The White House tells reporters that America's relationship with China "is at an all-time high." Why? Are the Chinese impressed that Obama hires Marxists like Van Jones and admirers of Chairman Mao like Anita Dunn? No, the reason for the cozy relations is that America's debt to China has reached an all-time high, and so Obama had no choice but to play the pander bear in Asia though he would prefer to emulate its old emperors.
He offered gaudy praise of China's economy, "an accomplishment unparalleled in human history," and soft-pedaled its record on human rights. The same moral relativism which excuses the human rights abuse of abortion at home crept into his remarks abroad: "It's very important for the United States not to assume that what is good for us is automatically good for somebody else. We have to have some modesty about our attitudes towards other countries."
America needs to make "progress" too, he reassured the Chinese, asserting that "old-fashioned ideas about the role of women in society" continue to bedevil the U.S. Suddenly, female feticide in China and reluctant housekeeping by American males were on the same moral plane.
Of much more interest to the Chinese than his musings on sexism is whether or not Obama can pay their loans back. While it may impress them in the abstract that his recently departed communications director counted Chairman Mao as one of her two favorite political philosophers, they would rather lend to reliable capitalists than aspiring Maoists.
According to Reuters, Chinese officials fear that Obama's socialist-style health care could cause their massive loans to go up in smoke.
"It turns out the Chinese are kind of curious about how President Barack Obama's healthcare reform plans would impact America's huge fiscal deficit. Government officials are using his Asian trip as an opportunity to ask the White House questions. Detailed questions," wrote James Pethokoukis. "Boilerplate assurances that America won't default on its debt or inflate the shortfall away are apparently not cutting it. Nor should they, when one owns nearly $2 trillion in assets denominated in the currency of a country about to double its national debt over the next decade."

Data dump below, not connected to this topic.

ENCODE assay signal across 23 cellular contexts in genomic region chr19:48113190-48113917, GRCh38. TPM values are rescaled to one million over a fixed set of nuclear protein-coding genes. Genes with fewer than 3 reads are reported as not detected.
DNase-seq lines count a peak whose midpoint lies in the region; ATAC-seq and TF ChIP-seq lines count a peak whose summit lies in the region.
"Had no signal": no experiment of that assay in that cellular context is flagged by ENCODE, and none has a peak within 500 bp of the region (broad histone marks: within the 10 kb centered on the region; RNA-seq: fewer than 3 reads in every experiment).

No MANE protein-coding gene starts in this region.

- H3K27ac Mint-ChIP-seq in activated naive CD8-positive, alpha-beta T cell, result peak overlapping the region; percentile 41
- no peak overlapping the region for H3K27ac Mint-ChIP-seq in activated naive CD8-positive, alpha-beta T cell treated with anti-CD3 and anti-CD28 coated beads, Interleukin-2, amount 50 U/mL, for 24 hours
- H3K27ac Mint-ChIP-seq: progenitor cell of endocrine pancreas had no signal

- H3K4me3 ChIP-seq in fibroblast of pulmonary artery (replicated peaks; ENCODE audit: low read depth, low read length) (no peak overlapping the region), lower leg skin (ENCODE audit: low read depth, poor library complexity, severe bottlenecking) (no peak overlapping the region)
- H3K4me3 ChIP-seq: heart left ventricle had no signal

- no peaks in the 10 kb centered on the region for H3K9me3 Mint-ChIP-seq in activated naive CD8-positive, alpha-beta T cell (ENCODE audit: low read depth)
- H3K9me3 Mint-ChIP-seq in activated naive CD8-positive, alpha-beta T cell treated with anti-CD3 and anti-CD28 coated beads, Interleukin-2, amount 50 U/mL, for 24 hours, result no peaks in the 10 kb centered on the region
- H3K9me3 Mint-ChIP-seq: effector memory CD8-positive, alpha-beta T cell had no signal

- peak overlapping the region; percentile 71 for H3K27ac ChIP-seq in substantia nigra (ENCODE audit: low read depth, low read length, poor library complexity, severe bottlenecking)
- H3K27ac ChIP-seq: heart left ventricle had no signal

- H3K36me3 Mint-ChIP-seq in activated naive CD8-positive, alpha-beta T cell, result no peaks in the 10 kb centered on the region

During the trip Obama crowned himself the "first Pacific" president, having taken his first steps as a tot in Hawaii and spent quality time in Indonesia. But "First Pacific" sounds more appropriate as a name for his off-shore debt program.
George Bush Senior's trip to Asia is remembered for his episode of vomiting on its leaders at a state meal; Obama's will be remembered for bowing to them. His posturing took physical and moral form: bowing to the emperor of Japan, pandering to the bankers and tyrants of China.
The more undemocratic the ruler, the more deeply this self-described egalitarian president bows before them. Obama is committed to "equality" and forming a new world in its image, but almost literally trips over himself before Saudi princes and Asian emperors of ancient lineage.
The paradox is perhaps explained by his own taste for the trappings of power and the autocracy that lurks behind his egalitarianism. Grasping that his version of "equality" would require absolute power to achieve, Obama is easily awed before displays of it, even if only faded ones. He seems to envy the power of those unencumbered by democracy, a foreshadowing that the glorious new world he anticipates will more likely mirror the grimness of the old one.
His totalitarian hosts in China ludicrously serenaded him at a state dinner with the song, "We are the World." But Obama isn't interested in world democracy; he prefers to play its Caesar.
One of the photos used on the White House website from the trip captures his sense of self: Cleared of any one who might spoil the shot, he appears alone on the Great Wall, striding it solemnly in majestic solitude as the weight of the world rests on his shoulders.
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